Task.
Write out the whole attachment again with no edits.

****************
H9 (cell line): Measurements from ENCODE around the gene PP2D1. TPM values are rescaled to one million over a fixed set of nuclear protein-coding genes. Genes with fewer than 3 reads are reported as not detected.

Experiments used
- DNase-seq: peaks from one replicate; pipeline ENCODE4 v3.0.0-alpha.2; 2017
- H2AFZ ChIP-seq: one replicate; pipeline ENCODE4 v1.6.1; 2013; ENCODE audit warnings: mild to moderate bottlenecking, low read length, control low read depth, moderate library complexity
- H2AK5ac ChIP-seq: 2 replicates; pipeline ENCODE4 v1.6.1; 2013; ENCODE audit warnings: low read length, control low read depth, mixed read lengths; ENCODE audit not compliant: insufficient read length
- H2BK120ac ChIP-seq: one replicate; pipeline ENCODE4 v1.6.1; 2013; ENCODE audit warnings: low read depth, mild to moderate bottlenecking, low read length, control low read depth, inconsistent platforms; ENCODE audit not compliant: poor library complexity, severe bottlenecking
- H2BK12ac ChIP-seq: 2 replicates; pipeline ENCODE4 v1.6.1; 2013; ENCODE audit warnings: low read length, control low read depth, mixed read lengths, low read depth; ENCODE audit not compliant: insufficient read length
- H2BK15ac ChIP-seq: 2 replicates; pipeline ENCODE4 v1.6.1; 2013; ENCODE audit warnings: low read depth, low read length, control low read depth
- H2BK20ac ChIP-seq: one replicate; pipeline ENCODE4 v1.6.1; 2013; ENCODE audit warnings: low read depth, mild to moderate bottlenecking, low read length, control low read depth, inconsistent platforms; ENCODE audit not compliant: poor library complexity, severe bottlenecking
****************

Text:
H9 (cell line): Measurements from ENCODE around the gene PP2D1. TPM values are rescaled to one million over a fixed set of nuclear protein-coding genes. Genes with fewer than 3 reads are reported as not detected.

Experiments used
- DNase-seq: peaks from one replicate; pipeline ENCODE4 v3.0.0-alpha.2; 2017
- H2AFZ ChIP-seq: one replicate; pipeline ENCODE4 v1.6.1; 2013; ENCODE audit warnings: mild to moderate bottlenecking, low read length, control low read depth, moderate library complexity
- H2AK5ac ChIP-seq: 2 replicates; pipeline ENCODE4 v1.6.1; 2013; ENCODE audit warnings: low read length, control low read depth, mixed read lengths; ENCODE audit not compliant: insufficient read length
- H2BK120ac ChIP-seq: one replicate; pipeline ENCODE4 v1.6.1; 2013; ENCODE audit warnings: low read depth, mild to moderate bottlenecking, low read length, control low read depth, inconsistent platforms; ENCODE audit not compliant: poor library complexity, severe bottlenecking
- H2BK12ac ChIP-seq: 2 replicates; pipeline ENCODE4 v1.6.1; 2013; ENCODE audit warnings: low read length, control low read depth, mixed read lengths, low read depth; ENCODE audit not compliant: insufficient read length
- H2BK15ac ChIP-seq: 2 replicates; pipeline ENCODE4 v1.6.1; 2013; ENCODE audit warnings: low read depth, low read length, control low read depth
- H2BK20ac ChIP-seq: one replicate; pipeline ENCODE4 v1.6.1; 2013; ENCODE audit warnings: low read depth, mild to moderate bottlenecking, low read length, control low read depth, inconsistent platforms; ENCODE audit not compliant: poor library complexity, severe bottlenecking